Of the tour in Asia Minor, a visit to Ephesus (March 15, 1810), an excursion in the Troad (April 13), and the famous swim across the Hellespont (May 3), the record is to be sought elsewhere. The stanzas on Constantinople (lxxvii.-lxxxii.), where Byron and Hobhouse stayed for two months, though written at the time and on the spot, were not included in the poem till 1814. They are, probably, part of a projected third canto. On the 14th of July Hobhouse set sail for England and Byron returned to Athens.

Of Byron's second year of residence in the East little is known beyond the bare facts that he was travelling in the Morea during August and September, that early in October he was at Patras, having just recovered from a severe attack of malarial fever, and that by the 14th of November he had returned to Athens and taken up his quarters at the Franciscan convent. Of his movements during the next five months there is no record, but of his studies and pursuits there is substantial evidence. He learnt Romaic, he compiled the notes to the second canto of Childe Harold. He wrote (March 12) Hints from Horace (published 1831), an imitation or loose translation of the Epistola ad Pisones (Art of Poetry), and (March 17) The Curse of Minerva (published 1815), a skit on Lord Elgin's deportation of the metopes and frieze of the Parthenon.

He left Athens in April, passed some weeks at Malta, and landed at Portsmouth (c. July 20). Arrived in London his first step was to consult his literary adviser, R.C. Dallas, with regard to the publication of Hints from Horace. Of Childe Harold he said nothing, but after some hesitation produced the MS. from a "small trunk," and, presenting him with the copyright, commissioned Dallas to offer it to a publisher. Rejected by Miller of Albemarle Street, who published for Lord Elgin, it was finally accepted by Murray of Fleet Street, who undertook to share the profits of an edition with Dallas.

Meanwhile Mrs Byron died suddenly from a stroke of apoplexy. Byron set off at once for Newstead, but did not find his mother alive. He had but little affection for her while she lived, but her death touched him to the quick. "I had but one friend," he exclaimed, "and she is gone." Another loss awaited him. Whilst his mother lay dead in his house, he heard that his friend Matthews had been drowned in the Cam. Edleston and Wingfield had died in May, but the news had reached him on landing. There were troubles on every side. On the 11th of October he wrote the "Epistle to a Friend" ("Oh, banish care," etc.) and the lines "To Thyrza," which, with other elegies, were appended to the second edition of Childe Harold (April 17, 1812). It was this cry of desolation, this open profession of melancholy, which at first excited the interest of contemporaries, and has since been decried as morbid and unreal. No one who has read his letters can doubt the sincerity of his grief, but it is no less true that he measured and appraised its literary significance.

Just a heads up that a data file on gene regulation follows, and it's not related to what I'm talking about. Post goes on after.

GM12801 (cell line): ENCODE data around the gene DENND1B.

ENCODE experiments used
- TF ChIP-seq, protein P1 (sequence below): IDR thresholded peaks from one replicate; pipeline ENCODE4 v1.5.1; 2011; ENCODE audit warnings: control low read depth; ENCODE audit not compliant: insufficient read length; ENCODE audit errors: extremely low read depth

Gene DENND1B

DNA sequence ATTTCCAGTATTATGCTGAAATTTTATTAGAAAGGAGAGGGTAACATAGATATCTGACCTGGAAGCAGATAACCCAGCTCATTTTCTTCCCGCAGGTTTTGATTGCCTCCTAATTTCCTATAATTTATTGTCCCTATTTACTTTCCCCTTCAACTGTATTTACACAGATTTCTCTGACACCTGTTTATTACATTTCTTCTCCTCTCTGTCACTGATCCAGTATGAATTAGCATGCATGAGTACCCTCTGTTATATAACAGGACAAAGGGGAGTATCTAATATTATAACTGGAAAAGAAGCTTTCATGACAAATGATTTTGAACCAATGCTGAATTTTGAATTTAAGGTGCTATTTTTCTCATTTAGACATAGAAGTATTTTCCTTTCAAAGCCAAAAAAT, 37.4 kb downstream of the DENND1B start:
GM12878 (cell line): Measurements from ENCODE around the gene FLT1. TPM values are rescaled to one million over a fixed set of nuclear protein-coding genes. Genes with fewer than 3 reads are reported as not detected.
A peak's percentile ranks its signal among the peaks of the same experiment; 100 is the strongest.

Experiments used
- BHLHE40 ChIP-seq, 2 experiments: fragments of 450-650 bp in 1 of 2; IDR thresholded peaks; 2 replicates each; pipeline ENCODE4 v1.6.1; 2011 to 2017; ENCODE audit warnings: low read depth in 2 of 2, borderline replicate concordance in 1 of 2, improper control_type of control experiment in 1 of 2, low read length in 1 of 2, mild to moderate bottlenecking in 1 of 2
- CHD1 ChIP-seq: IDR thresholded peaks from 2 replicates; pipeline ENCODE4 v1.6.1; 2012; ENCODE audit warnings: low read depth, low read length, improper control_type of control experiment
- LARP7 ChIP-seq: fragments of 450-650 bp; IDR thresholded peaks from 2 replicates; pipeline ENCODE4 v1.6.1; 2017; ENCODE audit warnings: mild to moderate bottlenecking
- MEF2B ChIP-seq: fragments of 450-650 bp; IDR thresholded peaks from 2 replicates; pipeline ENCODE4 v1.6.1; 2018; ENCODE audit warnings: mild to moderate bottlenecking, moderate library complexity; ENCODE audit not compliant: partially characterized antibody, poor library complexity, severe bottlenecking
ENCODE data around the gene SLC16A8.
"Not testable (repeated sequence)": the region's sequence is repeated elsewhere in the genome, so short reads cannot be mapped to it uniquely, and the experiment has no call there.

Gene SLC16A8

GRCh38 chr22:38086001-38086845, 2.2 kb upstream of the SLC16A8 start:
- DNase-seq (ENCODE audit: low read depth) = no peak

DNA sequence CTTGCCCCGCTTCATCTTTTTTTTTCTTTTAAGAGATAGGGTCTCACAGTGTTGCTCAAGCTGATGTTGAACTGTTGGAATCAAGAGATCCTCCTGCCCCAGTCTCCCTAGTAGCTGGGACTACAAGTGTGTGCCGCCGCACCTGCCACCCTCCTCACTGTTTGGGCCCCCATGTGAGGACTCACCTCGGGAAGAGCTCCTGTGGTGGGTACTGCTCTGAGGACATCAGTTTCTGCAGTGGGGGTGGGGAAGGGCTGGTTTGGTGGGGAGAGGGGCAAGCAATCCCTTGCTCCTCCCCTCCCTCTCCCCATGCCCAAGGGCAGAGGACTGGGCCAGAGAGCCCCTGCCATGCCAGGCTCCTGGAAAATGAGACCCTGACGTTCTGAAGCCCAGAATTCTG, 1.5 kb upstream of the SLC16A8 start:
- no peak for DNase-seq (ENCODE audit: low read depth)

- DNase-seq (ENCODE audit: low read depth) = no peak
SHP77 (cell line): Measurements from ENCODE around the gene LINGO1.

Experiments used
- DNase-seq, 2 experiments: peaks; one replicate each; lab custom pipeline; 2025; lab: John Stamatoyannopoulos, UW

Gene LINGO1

He could and did turn it to account.

Towards the close of the year he made friends with Moore. Some lines in English Bards, etc. (ii. 466-467), taunting Moore with fighting a duel with Jeffrey with "leadless pistol" had led to a challenge, and it was not till Byron returned to England that explanations ensued, and that the challenge was withdrawn. As a poet Byron outgrew Moore, giving back more than he had received, but the friendship which sprang up between them still serves Byron in good stead. Moore's Life of Byron (1830) is no doubt a picture of the man at his best, but it is a genuine likeness. At the end of October Byron moved to London and took up his quarters at 8 St James's Street. On the 27th of February 1812 he made his first speech in the House of Lords on a bill which made the wilful destruction of certain newly invented stocking-frames a capital offence, speaking in defence of the riotous "hands" who feared that their numbers would be diminished by improved machinery. It was a brilliant speech and won the praise of Burdett and Lord Holland. He made two other speeches during the same session, but thenceforth pride or laziness kept him silent.

Childe Harold (4to) was published on Tuesday, the 10th of March 1812. "The effect," says Moore, "was ... electric, his fame ... seemed to spring, like the palace of a fairy king, in a night." A fifth edition (8vo) was issued on the 5th of December 1812. Just turned twenty-four he "found himself famous," a great poet, a rising statesman. Society, which in spite of his rank had neglected him, was now at his feet. But he could not keep what he had won. It was not only "villainous company," as he put it, which was to prove his "spoil," but the opportunity for intrigue. The excitement and absorption of one reigning passion after another destroyed his peace of mind and put him out of conceit with himself. His first affair of any moment was with Lady Caroline Lamb the wife of William Lamb, better known as Lord Melbourne, a delicate, golden-haired sprite, who threw herself in his way, and afterwards, when she was shaken off, involved him in her own disgrace. To her succeeded Lady Oxford, who was double his own age, and Lady Frances Wedderburn Webster, the "Ginevra" of his sonnets, the "Medora" of The Corsair.

His "way of life" was inconsistent with an official career, but there was no slackening of his poetical energies. In February 1813 he published The Waltz (anonymously), he wrote and published The Giaour (published June 5, 1813) and The Bride of Abydos (published November 29, 1813), and he wrote The Corsair (published February 1, 1814). The Turkish Tales were even more popular than Childe Harold. Murray sold 10,000 copies of The Corsair on the day of publication. Byron was at pains to make his accessories correct. He prided himself on the accuracy of his "costume." He was under no delusion as to the ethical or artistic value of these experiments on "public patience."